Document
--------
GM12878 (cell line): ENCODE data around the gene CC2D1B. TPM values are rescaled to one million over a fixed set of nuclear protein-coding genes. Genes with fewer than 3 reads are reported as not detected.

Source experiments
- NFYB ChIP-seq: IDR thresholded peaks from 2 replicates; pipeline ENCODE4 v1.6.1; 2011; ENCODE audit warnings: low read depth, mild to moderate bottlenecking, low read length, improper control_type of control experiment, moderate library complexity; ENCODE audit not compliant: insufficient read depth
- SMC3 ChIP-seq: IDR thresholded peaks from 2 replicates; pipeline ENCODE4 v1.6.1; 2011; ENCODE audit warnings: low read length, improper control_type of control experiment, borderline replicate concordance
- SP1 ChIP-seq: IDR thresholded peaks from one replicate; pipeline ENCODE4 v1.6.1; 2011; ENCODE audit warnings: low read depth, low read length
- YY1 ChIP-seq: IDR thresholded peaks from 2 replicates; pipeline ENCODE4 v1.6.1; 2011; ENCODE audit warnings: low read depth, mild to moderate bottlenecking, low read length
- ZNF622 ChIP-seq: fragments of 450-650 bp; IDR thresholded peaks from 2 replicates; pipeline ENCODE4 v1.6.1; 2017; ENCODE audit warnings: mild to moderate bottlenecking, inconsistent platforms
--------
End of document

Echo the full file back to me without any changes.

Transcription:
GM12878 (cell line): ENCODE data around the gene CC2D1B. TPM values are rescaled to one million over a fixed set of nuclear protein-coding genes. Genes with fewer than 3 reads are reported as not detected.

Source experiments
- NFYB ChIP-seq: IDR thresholded peaks from 2 replicates; pipeline ENCODE4 v1.6.1; 2011; ENCODE audit warnings: low read depth, mild to moderate bottlenecking, low read length, improper control_type of control experiment, moderate library complexity; ENCODE audit not compliant: insufficient read depth
- SMC3 ChIP-seq: IDR thresholded peaks from 2 replicates; pipeline ENCODE4 v1.6.1; 2011; ENCODE audit warnings: low read length, improper control_type of control experiment, borderline replicate concordance
- SP1 ChIP-seq: IDR thresholded peaks from one replicate; pipeline ENCODE4 v1.6.1; 2011; ENCODE audit warnings: low read depth, low read length
- YY1 ChIP-seq: IDR thresholded peaks from 2 replicates; pipeline ENCODE4 v1.6.1; 2011; ENCODE audit warnings: low read depth, mild to moderate bottlenecking, low read length
- ZNF622 ChIP-seq: fragments of 450-650 bp; IDR thresholded peaks from 2 replicates; pipeline ENCODE4 v1.6.1; 2017; ENCODE audit warnings: mild to moderate bottlenecking, inconsistent platforms